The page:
Is it Thanksgiving again?

Turkish Strategy for Colonial Diplomacy

by Thomas Pasko

Last December, TAHGC released Colonial Diplomacy. This game uses similar game mechanics as Diplomacy and depicts an accurate, historical view of the Colonial Period. There are many topics of discussion possible for this game, but I will try to discuss the strategy for the player choosing Turkey.

In 1870, the year the game starts, Turkey has been placed between Russia and Britain. Both of these powers are stronger than Turkey, but both powers also span the length of the mapboard. Because of this DIPLOMACY is very important, especially at the start of the game. He should talk to both China & Japan and to Holland & France. If these countries are willing to attack his neighbors from the East, he doesn't have to be so timid during the diplomacy stages.

Because of the great dependence on diplomacy and the actions of others, some people have come up with an opening coined, "The Camp David Opening". The main goal for this opening is to keep peace in the Middle East, as well as give everyone involved the chance to collect neutral supply centers.

The opening is:

1870

Russia: F Ode-BS, A Mos-Bok

Turkey: F Con-Med, A Ang-Arm, F Bag-PG

England: F Aden-RS

1872

Russia: F BS-Rum, A Bok-Per

Turkey: F Med-Egy, A Arm-Tab, F PG-Shi

England: F RS-Sud

The idea behind this is that it maximizes the builds (six!) and lets all three powers see what develops. A conflict in Egypt costs England & Turkey equally and A Mos-Bak exposes Russian intentions, as well as costing her a build.

This opening should be coined, "The Ostrich Maneuver". It gives you time to grow, but it doesn't look into the future and doesn't give you many options after the first two turns are over. You are stuck with either an advance upon Russia and/or Britain. Those are your only two viable options. Sticking your head into the ground in Diplomacy will get you an early seat in front of the television every time.

To create an opening that really works Turkey has to work with one goal in mind, to obtain the rights to Persia because, Persia is the key to the East. Persia must be held for Turkey to be able to march his armies to the Eastern territories. He would march thru Afghanistan, right above Britain [Karachi & India] and below Russia [Boku & Tashkent].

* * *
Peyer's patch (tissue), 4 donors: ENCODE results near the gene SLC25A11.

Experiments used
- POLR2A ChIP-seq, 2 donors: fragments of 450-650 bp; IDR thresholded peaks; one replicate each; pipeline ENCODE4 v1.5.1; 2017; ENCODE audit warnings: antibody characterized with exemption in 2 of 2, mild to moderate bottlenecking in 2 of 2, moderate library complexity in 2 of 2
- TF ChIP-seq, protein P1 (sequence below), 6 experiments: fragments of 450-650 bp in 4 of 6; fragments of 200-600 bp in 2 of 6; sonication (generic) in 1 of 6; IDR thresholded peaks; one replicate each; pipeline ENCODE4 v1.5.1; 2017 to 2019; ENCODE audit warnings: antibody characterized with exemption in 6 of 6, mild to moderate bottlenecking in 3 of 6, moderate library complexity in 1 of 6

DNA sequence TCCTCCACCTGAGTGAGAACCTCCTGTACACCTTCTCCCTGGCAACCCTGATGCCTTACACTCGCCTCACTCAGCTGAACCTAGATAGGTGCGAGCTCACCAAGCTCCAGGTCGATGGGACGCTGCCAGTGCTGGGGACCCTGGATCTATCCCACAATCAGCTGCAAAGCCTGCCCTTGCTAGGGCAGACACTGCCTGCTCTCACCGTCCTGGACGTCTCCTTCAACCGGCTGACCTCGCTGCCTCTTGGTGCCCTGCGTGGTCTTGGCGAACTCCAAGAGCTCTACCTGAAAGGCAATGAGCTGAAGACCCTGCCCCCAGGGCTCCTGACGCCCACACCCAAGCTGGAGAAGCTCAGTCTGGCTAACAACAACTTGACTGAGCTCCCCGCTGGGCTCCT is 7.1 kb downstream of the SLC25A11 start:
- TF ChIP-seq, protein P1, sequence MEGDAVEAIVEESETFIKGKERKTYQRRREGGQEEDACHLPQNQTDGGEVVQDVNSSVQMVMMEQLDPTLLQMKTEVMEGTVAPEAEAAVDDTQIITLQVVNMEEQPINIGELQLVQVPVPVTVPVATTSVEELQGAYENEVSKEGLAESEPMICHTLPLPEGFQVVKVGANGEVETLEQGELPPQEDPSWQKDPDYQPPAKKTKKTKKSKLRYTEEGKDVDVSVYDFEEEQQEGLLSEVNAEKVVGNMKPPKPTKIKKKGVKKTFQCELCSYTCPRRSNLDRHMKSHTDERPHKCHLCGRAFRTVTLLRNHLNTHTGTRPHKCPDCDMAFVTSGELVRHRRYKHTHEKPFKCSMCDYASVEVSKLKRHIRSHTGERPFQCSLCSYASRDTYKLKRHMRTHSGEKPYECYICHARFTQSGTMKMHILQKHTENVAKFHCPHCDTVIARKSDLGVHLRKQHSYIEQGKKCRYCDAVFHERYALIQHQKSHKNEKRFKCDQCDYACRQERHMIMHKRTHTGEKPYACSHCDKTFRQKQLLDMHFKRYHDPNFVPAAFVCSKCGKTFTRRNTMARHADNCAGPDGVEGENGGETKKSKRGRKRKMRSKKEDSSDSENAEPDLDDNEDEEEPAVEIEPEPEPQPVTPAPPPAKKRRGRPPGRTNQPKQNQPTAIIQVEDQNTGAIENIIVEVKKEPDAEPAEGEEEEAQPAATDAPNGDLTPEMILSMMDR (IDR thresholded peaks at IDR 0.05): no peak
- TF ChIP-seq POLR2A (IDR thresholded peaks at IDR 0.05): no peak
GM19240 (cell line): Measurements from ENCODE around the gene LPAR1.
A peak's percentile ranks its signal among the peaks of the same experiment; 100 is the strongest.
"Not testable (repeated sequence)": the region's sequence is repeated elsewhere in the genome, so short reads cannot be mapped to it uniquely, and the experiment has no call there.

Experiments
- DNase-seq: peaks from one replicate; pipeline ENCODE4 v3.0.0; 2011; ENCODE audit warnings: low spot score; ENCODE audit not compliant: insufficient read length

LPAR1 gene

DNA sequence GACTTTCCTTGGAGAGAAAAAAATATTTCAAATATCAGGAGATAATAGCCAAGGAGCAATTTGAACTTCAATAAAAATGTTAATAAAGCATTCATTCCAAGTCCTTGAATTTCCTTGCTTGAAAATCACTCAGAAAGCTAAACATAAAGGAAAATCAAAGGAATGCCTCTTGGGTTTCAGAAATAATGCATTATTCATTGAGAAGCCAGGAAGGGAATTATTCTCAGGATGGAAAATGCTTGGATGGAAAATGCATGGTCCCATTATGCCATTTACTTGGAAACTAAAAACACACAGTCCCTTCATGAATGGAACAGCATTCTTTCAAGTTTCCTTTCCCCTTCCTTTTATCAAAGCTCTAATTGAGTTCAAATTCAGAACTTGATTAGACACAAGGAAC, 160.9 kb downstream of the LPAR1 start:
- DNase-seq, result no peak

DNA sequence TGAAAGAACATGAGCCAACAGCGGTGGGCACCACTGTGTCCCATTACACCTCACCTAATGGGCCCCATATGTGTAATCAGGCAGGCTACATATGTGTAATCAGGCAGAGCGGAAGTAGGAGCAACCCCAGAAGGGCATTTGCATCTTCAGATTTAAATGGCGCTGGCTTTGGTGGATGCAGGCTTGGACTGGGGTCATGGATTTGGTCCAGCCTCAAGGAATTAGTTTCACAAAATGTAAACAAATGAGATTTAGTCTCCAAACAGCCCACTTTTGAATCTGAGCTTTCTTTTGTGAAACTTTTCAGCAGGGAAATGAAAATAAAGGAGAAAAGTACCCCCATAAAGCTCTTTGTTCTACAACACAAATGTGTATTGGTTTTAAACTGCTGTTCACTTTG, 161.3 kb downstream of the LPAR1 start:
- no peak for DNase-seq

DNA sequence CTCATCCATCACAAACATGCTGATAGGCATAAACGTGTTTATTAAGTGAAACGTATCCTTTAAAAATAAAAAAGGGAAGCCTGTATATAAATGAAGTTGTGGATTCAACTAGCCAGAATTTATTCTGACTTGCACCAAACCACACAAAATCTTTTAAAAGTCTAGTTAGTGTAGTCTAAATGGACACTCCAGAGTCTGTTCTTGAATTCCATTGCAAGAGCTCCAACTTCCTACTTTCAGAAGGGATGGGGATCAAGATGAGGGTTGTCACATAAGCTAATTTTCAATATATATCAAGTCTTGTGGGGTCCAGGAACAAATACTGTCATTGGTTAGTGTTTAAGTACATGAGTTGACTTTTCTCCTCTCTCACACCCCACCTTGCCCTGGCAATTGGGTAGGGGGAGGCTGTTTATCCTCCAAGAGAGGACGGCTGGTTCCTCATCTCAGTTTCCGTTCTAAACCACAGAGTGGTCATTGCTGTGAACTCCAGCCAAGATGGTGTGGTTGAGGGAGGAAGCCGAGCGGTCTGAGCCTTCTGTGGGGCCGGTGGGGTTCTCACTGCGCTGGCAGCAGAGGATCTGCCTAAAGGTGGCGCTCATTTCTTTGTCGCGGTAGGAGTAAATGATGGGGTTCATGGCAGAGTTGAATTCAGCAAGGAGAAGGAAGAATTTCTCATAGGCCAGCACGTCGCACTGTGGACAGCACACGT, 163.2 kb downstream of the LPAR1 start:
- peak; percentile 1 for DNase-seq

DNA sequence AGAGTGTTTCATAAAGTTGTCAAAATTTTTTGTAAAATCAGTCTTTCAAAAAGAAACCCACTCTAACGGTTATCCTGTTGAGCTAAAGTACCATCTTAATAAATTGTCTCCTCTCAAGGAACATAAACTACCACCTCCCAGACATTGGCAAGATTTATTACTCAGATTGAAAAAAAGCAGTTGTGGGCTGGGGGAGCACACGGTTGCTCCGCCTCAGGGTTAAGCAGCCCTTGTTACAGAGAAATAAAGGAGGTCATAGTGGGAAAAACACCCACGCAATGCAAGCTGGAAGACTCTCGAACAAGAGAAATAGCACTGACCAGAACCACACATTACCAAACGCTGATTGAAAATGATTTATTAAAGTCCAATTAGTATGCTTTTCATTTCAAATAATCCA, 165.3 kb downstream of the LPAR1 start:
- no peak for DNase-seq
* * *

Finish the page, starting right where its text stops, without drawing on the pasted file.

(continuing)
If Turkey is not allowed to own Persia, he is forced to attack one of his neighbors. Why? Because he can't get to anyone else!

Turkey's first business should be to find out what plans the countries in the East have. This shouldn't be to hard, because the Far East will not view him as an enemy. If France & Holland have teamed together, Turkey can count on his southern route possibly being quite soft in a few years. If Britain isn't attacked by a united front any bargaining chip that Turkey has at the start, even if it is a small one, disappears. Britain has a possible "6" builds from the start and if he's working with France and/or Holland, he'll probably get them.

The biggest variable with deciding Turkish strategy, is the Russian player. The mapboard has enough supply centers in the West that I've seen Russia retreat from the Eastern Sea-board, hit the West hard, and then reclaim the East. If Russia is going to be attacked in the East, then the bargaining chip that Turkey has against him has to be used. Claim Persia, offer Rumania in exchange. State Bak "DMZ". This will alleviate the bottleneck, and give you room to grow. Russia, shouldn't mind giving up Persia, since he will be able to concentrate his forces in the East. Don't be fooled to see his armies go East, they could be in your lap before you know it. The Trans-Siberian Railroad is the main reason why Russia & Turkey don't normally function well together. Turkey knows that Russia can be at her door at any moment & Russia knows it to. It's a loaded gun and someone's always going to try and pull that trigger first.

Initially, it's not in Turkey's best interests to strike out at anybody, unless Russia is sitting in Bak. Even then, whine, bitch, & moan. Maybe you'll get some form of reaction. Nothing Britain does in the first couple of turns, could make it beneficial for you to strike him.

There are two variations to the Camp David Opening.

Number 1 - The Camp David Sea Maneuver:

1870

Russia: F Ode H, A Mos-Bok

Turkey: F Con-Med, A Ang-Arm, F Bag-PG

England: F Aden-RS, F Bom-Ara.S

1872

Russia: F Ode-Rum, A Bok-Tas

Turkey: F Med-Egy, A Arm-Tab, F PG-Per

England: F RS-Sud, F Ara.S-Kar

Number 2 - The Camp David Land Maneuver:

1870

Russia: F Ode H, A Mos-Bok

Turkey: F Con-Med, A Ang-Arm, F Bag-PG

England: F Aden-RS, F Bom-Ara.S

1872

Russia: F Ode-Rum, A Bok-Tas

Turkey: F Med-Egy, A Arm-Tab, F PG-Shi

England: F Ara.S-Kar, F RS-Sud

1874

Turkey: A Tab-Per

For either of these openings, Turkey will have to work with his neighbors. If he chooses the Sea option, then all he has to worry about is Russia bouncing him out of Persia. If the Land option is chosen, then he can use either one of his neighbors to support his 1874 move if the need arises.

Both of these options will benefit Turkey's neighbors, actually each one benefits his neighbors in different ways. The main objective of this opening is for Turkey to be able to move his forces out into the board and still keep peaceful relations with his neighbors.

Since these Camp David openings help relieve the pressure that can occur between Russia & Britain and Turkey, it's easy to see if any neighbors are interested in an initial conquest of Turkey's territories. Any neighbor that won't discuss these options, definitely has something up his sleeve.

The Camp David Openings, whether by Sea or by Land, is a formidable opening for the player drawing Turkey and is a foundation for lasting relationships with his neighbors.

Reprinted from Diplomacy World No.74


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